Thanks to the readers who responded to the Housing goes up in smoke column. Many expressed the view that cutting down on things like alcohol and cigarettes should be the very first thing to do when money is tight. We agree – it’s the responsible thing for parents to do if the family is struggling to make ends meet, even if that means facing up to what may have become an addiction.
MM from Bluff writes, “Just wanted to say Thank you for the newsletter (home buying). I have a home of my own and stopped smoking six years ago. When an empty section came for sale at a low price I couldn’t resist and bought it and a small caravan. The biggest part is from my ‘no smoking’ money. Now I’m growing organic veggies on that section. How cool is no smoking!”
Frugal Kiwi from Whakatane has a question for readers, “I love your oily rag newsletter and books! It is such a peace of mind to live within our means and very empowering to be resourceful and find ways of getting what we want or need without going into debt. I would like to invite your readers to comment on ideas for finger food, bring a plate and other options for get-togethers with friends. What’s your favourite dish or recipe for a family or neighbour reunion?”
Let us know if you have suggestions for Frugal Kiwi. One of our favourites is Cheese Crisps – use a loaf of country-style bread sliced very thinly (better still, bake your own!), olive oil, and grated cheese. Place the bread on a baking tray, brush with the oil, lightly sprinkle over the cheese, and bake until crisp and golden – about 15 minutes. Break each slice into large pieces and serve warm or at room temperature. To turn these into an ultra-healthy treat, add a smear of marmite to the bread, or, to spice them up, add a touch of garlic to the oil, and sprinkle with sea salt and sesame seeds. For an extra special occasion, serve with dip or salsa.
Try a pot luck dinner – this when everyone brings along a plate as their contribution to the meal. That may mean you end up with multiple pavlovas and nothing much else, but that’s all part of the fun and people like pavlova anyway; it would be a bit more worrisome if you ended up with multiple beetroot salads and nothing else!
Or what about a progressive dinner. Entrée at one house, soup de jour at another, the main somewhere else, and dessert somewhere else again. That means you get to nosy around lots of house and no one person is stuck with all the preparation or all of the clean up activity.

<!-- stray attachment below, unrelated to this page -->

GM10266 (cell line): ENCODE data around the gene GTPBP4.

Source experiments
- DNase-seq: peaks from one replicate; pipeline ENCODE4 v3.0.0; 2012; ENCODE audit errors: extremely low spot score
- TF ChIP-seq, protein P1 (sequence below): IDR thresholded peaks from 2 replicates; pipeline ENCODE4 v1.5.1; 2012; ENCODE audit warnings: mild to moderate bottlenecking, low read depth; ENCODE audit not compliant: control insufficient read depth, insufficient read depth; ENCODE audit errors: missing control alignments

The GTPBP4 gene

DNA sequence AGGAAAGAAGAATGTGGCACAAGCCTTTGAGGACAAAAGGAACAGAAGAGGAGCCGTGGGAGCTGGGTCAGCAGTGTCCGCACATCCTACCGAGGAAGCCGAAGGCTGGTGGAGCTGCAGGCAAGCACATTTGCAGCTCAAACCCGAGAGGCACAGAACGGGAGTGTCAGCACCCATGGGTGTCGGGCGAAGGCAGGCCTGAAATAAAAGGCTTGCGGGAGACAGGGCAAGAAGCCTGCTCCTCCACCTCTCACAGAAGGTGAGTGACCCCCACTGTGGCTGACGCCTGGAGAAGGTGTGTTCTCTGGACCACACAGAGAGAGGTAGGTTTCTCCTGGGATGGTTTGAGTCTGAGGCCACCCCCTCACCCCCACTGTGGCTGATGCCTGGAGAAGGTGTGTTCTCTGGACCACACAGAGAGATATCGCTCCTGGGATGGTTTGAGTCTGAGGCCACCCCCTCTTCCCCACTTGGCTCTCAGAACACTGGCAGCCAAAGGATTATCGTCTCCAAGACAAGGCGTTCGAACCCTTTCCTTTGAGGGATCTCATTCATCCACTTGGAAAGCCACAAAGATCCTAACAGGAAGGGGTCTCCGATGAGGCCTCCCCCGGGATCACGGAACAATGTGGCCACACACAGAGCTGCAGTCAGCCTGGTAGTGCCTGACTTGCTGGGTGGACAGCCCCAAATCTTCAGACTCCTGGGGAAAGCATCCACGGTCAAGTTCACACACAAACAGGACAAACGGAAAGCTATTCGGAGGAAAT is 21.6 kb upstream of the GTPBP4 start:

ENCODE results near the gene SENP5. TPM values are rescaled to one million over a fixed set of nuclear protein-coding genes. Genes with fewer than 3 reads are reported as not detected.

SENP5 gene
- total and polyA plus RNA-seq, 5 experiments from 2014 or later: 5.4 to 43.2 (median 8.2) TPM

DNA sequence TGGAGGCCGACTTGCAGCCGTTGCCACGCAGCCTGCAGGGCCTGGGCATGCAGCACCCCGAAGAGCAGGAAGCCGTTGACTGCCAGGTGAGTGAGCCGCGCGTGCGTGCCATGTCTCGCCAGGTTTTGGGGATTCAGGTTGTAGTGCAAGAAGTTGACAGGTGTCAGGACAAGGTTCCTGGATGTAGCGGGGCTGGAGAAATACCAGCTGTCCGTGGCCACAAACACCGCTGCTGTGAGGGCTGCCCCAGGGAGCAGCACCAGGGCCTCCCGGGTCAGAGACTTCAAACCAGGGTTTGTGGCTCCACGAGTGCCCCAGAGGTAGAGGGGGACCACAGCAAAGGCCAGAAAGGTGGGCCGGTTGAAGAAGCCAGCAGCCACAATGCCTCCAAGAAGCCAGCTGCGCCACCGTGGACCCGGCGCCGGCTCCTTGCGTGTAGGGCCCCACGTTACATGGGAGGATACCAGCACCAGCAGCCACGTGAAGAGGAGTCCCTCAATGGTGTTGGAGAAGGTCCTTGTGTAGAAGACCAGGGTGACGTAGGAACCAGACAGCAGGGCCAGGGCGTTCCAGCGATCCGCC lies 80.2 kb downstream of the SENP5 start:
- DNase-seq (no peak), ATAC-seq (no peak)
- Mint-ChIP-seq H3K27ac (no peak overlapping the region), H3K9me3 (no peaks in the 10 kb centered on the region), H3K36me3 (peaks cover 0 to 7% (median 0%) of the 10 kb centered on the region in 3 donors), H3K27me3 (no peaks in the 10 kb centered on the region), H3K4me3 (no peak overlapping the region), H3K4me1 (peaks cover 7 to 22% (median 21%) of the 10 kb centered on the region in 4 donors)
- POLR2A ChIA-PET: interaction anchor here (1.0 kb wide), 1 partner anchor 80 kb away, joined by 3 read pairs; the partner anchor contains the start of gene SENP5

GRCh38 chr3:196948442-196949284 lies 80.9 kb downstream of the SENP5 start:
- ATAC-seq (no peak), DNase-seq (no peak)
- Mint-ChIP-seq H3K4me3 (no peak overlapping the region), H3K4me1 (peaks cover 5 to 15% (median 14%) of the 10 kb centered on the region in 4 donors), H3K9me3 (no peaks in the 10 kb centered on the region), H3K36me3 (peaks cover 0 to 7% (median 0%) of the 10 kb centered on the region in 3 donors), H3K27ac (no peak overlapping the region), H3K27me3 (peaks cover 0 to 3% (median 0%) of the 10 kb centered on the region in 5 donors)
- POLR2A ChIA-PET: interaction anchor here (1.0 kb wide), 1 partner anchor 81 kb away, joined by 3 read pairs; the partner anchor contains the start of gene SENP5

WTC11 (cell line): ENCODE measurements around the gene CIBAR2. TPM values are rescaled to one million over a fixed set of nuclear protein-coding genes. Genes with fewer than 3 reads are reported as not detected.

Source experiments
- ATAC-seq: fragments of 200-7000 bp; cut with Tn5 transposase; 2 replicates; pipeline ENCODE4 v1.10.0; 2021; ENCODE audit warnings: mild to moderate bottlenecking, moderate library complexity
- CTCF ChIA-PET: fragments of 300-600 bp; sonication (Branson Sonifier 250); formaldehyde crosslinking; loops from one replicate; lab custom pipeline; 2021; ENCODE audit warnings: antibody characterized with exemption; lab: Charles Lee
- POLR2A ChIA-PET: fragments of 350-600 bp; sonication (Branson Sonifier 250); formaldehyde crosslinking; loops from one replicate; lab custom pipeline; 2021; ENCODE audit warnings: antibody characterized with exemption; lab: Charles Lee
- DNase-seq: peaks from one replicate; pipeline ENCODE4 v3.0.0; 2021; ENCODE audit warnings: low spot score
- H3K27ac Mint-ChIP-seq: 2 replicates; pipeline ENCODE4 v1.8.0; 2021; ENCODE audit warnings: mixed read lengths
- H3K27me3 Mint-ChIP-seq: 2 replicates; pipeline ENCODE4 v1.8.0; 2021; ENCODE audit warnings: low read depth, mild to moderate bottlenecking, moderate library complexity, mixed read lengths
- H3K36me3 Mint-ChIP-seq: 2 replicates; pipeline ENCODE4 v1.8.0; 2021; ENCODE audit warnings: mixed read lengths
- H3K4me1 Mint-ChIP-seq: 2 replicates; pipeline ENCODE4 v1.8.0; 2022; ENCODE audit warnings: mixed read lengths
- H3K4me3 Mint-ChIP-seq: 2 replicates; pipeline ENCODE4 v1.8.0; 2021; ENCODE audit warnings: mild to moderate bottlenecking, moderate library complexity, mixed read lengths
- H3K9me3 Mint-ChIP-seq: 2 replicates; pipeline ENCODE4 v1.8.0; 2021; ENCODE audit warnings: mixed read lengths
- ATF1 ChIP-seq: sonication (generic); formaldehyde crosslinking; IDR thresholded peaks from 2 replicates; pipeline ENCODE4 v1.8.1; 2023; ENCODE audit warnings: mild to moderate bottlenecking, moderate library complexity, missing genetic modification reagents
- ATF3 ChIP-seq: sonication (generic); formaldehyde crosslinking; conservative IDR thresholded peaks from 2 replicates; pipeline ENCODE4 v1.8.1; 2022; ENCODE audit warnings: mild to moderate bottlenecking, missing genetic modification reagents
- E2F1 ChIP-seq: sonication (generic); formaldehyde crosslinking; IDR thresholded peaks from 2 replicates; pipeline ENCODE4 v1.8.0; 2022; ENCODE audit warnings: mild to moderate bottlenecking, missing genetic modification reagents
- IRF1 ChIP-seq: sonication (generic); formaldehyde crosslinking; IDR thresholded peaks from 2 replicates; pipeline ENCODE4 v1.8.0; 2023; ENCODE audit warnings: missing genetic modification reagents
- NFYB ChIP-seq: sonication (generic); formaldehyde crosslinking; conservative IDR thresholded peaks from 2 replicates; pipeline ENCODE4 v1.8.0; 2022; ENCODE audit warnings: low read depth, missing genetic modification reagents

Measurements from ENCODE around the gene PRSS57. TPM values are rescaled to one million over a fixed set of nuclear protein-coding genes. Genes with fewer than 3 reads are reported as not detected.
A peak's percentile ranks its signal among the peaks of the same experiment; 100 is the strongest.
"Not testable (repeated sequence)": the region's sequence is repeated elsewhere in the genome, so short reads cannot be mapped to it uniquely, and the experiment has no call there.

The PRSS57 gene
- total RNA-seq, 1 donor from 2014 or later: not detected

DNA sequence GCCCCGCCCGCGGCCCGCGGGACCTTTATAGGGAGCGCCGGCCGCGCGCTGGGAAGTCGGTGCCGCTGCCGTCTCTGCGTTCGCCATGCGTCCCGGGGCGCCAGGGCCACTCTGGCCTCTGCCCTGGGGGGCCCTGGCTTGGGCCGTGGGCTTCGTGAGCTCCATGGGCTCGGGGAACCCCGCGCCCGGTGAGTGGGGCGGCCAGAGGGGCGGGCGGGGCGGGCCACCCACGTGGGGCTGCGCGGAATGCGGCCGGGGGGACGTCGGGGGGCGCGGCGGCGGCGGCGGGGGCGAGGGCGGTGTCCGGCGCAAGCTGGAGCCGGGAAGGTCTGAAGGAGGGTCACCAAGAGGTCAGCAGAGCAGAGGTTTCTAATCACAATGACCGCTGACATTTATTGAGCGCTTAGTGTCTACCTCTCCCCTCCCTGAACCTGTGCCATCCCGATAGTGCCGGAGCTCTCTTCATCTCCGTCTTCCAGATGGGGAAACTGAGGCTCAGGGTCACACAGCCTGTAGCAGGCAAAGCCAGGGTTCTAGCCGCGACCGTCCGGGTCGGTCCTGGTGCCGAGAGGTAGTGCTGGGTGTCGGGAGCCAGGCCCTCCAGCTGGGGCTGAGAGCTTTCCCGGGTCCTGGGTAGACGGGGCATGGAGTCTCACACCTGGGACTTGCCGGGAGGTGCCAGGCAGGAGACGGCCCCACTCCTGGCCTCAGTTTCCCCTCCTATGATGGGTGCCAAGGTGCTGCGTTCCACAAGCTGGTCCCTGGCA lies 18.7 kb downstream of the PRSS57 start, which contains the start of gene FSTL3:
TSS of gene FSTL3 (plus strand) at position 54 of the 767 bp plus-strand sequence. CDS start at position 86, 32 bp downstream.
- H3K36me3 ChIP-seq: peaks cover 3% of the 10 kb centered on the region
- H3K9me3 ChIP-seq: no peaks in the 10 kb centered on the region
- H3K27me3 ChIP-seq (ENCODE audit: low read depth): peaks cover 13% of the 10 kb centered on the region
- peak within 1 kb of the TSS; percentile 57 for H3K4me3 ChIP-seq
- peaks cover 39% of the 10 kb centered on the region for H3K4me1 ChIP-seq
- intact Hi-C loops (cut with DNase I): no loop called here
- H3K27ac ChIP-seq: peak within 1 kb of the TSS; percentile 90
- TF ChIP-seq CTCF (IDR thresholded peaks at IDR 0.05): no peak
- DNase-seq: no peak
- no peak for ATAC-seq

Theme dinners can also be pot luck or progressive but the main idea is that the entire dinner takes on a theme, such as Mexican, Italian, Oriental… not only providing an interesting taste treat, but if you dress the part and listen to the music, or watch a DVD, you can share in that country’s culture too!
The one thing that’s the same for all of these ideas is the notion of fun, frivolity and frugality – that’s the oily rag way.
Still on the entertainment theme, a reader writes, “We wanted to play Happy Families but not having the cards we gathered shoes, divided them up between us, and then had to find the matching one. We hid behind sofas/chairs in four corners of the room with our little collection and peeped out to ask for the missing shoe we were after. The children thought it was great fun. This was an ideal teaching situation for the child who finds it’s hard to lose.”
We recently came across a chest full of well-used board games. We had a great time with the grandkids playing Battleship and other classics. Many of the great board games can be found in garage sales at really good prices. Games can be both educational and entertaining, and encourage participation and active communication (like shouting!). Why not arrange a game swap in your neighbourhood? This gives everyone a chance to enjoy games at a minuscule cost. Better still, invent your own games.